In this statement from the SEC’s Office of the Chief Accountant, Acting Chief Accountant Paul Munter discusses materiality assessments in the context of errors in financial statements. As he summarizes the issue, the “determination of whether an error is material is an objective assessment focused on whether there is a substantial likelihood it is important to the reasonable investor.” And when an error in historical financial statements is determined to be material, a “Big R” restatement of the prior period financial statements is required. On the other hand, if the error is not material, “but either correcting the error or leaving the error uncorrected would be material to the current period financial statements, a registrant must still correct the error, but is not precluded from doing so in the current period comparative financial statements by restating the prior period information and disclosing the error,” known as a revision or “little r” restatement. In either case, Munter observes, “both of these methods—reissuance and revision, or ‘Big R’ and ‘little r’—constitute restatements to correct errors in previously-issued financial statements as those terms are defined in U.S. GAAP.” According to a review by Audit Analytics, “while the total number of restatements by registrants declined each year from 2013 to 2020, ‘little r’ restatements as a percentage of total restatements rose to nearly 76% in 2020, up from approximately 35% in 2005.” Should we attribute this change to improvements in audit quality or internal control over financial reporting, or could it be that some companies are not being entirely objective in making their materiality determinations? In the event of error in the financial statements, Munter emphasizes, companies, auditors and audit committees must “carefully assess whether the error is material by applying a well-reasoned, holistic, objective approach from a reasonable investor’s perspective based on the total mix of information.”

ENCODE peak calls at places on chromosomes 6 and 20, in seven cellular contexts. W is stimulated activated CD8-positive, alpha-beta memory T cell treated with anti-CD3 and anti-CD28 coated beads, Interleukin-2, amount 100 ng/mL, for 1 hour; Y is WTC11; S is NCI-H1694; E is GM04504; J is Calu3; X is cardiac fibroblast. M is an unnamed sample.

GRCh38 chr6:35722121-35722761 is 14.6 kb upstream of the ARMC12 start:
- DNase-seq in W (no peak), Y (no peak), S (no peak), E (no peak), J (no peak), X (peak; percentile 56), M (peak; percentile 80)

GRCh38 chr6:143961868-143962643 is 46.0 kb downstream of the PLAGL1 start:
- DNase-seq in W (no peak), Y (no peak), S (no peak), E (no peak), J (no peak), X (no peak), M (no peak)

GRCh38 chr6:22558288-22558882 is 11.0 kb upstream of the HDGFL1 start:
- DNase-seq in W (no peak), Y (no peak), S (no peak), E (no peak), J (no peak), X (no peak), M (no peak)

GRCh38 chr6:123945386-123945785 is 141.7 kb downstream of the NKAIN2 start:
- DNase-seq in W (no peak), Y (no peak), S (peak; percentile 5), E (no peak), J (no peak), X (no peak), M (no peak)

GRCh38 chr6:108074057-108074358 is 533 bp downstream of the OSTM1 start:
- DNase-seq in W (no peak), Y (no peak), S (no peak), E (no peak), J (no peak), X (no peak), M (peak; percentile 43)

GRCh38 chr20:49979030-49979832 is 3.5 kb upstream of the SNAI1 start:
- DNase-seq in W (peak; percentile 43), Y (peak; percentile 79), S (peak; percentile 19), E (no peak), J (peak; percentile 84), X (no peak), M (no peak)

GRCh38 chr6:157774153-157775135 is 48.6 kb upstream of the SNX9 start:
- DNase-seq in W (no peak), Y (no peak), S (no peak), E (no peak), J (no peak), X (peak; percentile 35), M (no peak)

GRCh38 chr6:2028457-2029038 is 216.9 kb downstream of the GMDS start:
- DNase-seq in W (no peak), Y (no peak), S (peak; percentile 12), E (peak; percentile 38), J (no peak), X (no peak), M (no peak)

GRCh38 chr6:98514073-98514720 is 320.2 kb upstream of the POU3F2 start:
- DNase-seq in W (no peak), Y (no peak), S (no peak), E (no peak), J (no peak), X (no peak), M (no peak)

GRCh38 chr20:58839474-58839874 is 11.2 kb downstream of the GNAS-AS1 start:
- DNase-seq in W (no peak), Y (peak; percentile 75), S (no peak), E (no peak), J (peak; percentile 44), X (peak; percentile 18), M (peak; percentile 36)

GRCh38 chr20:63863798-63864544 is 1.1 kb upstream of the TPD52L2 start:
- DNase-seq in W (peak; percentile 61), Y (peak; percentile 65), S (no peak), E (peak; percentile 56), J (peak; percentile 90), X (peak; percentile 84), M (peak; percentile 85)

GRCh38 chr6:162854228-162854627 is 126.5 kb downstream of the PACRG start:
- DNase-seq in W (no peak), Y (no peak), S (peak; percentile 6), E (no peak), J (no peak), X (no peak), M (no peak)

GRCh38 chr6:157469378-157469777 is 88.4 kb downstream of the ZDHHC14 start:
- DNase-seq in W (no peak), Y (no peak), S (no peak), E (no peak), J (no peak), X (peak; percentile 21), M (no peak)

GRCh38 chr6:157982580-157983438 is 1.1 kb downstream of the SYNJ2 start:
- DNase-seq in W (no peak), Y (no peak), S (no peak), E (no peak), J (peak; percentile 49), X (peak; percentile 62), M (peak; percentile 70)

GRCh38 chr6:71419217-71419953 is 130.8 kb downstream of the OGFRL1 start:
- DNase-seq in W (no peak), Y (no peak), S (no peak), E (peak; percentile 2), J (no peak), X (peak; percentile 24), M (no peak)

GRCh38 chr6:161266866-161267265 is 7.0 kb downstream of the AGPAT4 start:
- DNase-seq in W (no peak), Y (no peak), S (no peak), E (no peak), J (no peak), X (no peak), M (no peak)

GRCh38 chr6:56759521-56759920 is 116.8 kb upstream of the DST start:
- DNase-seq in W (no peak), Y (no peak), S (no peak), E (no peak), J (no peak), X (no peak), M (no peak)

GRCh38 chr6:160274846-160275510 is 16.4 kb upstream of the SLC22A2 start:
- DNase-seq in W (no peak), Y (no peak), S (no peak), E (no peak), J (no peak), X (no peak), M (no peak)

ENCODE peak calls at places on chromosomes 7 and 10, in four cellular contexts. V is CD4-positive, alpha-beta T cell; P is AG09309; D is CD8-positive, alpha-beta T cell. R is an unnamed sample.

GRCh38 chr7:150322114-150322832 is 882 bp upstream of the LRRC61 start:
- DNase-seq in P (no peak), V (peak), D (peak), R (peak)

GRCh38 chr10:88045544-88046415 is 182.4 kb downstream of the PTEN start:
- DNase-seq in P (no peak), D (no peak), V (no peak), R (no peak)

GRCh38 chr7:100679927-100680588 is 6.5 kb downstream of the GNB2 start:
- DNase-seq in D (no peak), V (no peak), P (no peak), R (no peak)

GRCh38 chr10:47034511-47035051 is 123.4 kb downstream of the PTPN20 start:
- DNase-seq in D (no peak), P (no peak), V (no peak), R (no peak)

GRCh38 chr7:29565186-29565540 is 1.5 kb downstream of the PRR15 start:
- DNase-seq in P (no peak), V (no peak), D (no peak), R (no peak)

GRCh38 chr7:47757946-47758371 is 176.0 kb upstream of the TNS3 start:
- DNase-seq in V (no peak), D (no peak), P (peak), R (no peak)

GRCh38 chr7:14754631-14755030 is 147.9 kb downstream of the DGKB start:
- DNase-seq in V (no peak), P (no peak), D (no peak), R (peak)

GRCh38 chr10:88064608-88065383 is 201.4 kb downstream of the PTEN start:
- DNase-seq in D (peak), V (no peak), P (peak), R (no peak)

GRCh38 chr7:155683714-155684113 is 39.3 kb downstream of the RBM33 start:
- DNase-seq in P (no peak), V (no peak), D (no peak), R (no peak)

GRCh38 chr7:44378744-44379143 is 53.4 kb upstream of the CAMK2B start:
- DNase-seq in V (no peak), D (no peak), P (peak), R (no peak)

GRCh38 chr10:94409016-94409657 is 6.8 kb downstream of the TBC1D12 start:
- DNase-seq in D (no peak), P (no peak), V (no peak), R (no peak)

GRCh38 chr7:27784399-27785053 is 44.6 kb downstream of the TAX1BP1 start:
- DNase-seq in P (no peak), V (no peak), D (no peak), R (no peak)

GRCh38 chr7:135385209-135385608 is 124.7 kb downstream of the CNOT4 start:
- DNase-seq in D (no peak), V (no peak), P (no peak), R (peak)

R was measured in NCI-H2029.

Who doesn’t love the latest gossip—I mean reporting—about internal squabbles—I mean debate—at the SEC? This news from Bloomberg sheds some fascinating light on reasons for the ongoing delay in the release of the SEC’s climate disclosure proposal: internal conflicts about the proposal. But, surprisingly, the conflicts are not between the Dems and the one Republican remaining on the SEC; rather, they’re reportedly between SEC Chair Gary Gensler and the two other Democratic commissioners, Allison Herren Lee and Caroline Crenshaw, about how far to push the proposed new disclosure requirements, especially in light of the near certainty of litigation, and whether to require that the disclosures be audited. Just how tough should the proposal be? The article paints the SEC’s dilemma about the rulemaking this way: “If its rule lacks teeth, progressives will be outraged. On the flip side, an aggressive stance makes it more likely the regulation will be shot down by the courts, leaving the Biden administration with nothing. Either way, someone is going to be disappointed.”
In November 2021, Audit Analytics posted its 20-year review of restatements, showing that the number of “Big R” reissuance restatements in 2020, the last year of the review, was at a record low. According to the report, there were “81% fewer restatements in 2020 than the high in 2006 and 26% fewer than 2019.” Notably, however, while in 2005 reissuance restatements represented the majority of restatements, in 2020, reissuance restatements represented only 24.3% of restatements; revision restatements represented 75.7% of all restatements. At yesterday’s Northwestern Pritzker School of Law’s Annual Securities Regulation Institute, Lindsay McCord, Corp Fin Chief Accountant, raised a question: were companies being properly “objective” in assessing whether a restatement should be a “Big R” or “little r” restatement?